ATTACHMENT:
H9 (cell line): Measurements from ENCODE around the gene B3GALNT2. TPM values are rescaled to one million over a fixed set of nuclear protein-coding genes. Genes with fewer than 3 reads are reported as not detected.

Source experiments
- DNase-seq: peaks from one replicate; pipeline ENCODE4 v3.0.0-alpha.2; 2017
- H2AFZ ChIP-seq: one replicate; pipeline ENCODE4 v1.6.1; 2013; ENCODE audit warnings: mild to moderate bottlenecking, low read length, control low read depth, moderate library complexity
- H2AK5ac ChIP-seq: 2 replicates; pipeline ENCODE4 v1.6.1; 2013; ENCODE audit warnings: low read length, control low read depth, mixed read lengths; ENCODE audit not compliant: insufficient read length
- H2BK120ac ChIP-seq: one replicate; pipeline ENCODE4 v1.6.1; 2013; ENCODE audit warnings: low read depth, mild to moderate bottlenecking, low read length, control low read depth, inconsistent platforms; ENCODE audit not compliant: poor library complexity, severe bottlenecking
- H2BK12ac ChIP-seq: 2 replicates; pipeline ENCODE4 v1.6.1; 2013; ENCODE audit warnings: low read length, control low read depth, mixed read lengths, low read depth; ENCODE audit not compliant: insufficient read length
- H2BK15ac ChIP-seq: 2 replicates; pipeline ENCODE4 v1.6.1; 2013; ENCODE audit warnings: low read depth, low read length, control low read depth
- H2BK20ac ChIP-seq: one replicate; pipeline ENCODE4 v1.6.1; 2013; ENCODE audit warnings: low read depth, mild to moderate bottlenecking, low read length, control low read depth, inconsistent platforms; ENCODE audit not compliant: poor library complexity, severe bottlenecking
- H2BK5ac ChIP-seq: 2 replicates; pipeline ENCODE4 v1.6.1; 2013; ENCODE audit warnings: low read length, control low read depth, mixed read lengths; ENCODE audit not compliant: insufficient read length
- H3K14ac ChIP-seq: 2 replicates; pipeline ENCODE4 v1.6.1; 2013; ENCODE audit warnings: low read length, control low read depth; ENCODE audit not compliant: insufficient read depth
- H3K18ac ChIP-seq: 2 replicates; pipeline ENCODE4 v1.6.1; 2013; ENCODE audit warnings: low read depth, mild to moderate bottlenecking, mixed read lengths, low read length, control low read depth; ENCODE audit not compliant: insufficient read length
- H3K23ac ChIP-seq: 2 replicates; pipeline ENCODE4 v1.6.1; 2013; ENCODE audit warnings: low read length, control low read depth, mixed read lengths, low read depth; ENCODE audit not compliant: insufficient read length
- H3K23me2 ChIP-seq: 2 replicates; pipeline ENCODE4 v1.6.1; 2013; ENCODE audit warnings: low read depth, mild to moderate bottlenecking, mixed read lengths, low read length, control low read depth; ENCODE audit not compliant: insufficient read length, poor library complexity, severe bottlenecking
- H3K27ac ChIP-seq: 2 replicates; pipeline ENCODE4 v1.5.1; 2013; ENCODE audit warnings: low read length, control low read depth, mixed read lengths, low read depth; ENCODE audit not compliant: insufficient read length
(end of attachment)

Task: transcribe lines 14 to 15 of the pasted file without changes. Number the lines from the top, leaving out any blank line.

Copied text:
- H3K23me2 ChIP-seq: 2 replicates; pipeline ENCODE4 v1.6.1; 2013; ENCODE audit warnings: low read depth, mild to moderate bottlenecking, mixed read lengths, low read length, control low read depth; ENCODE audit not compliant: insufficient read length, poor library complexity, severe bottlenecking
- H3K27ac ChIP-seq: 2 replicates; pipeline ENCODE4 v1.5.1; 2013; ENCODE audit warnings: low read length, control low read depth, mixed read lengths, low read depth; ENCODE audit not compliant: insufficient read length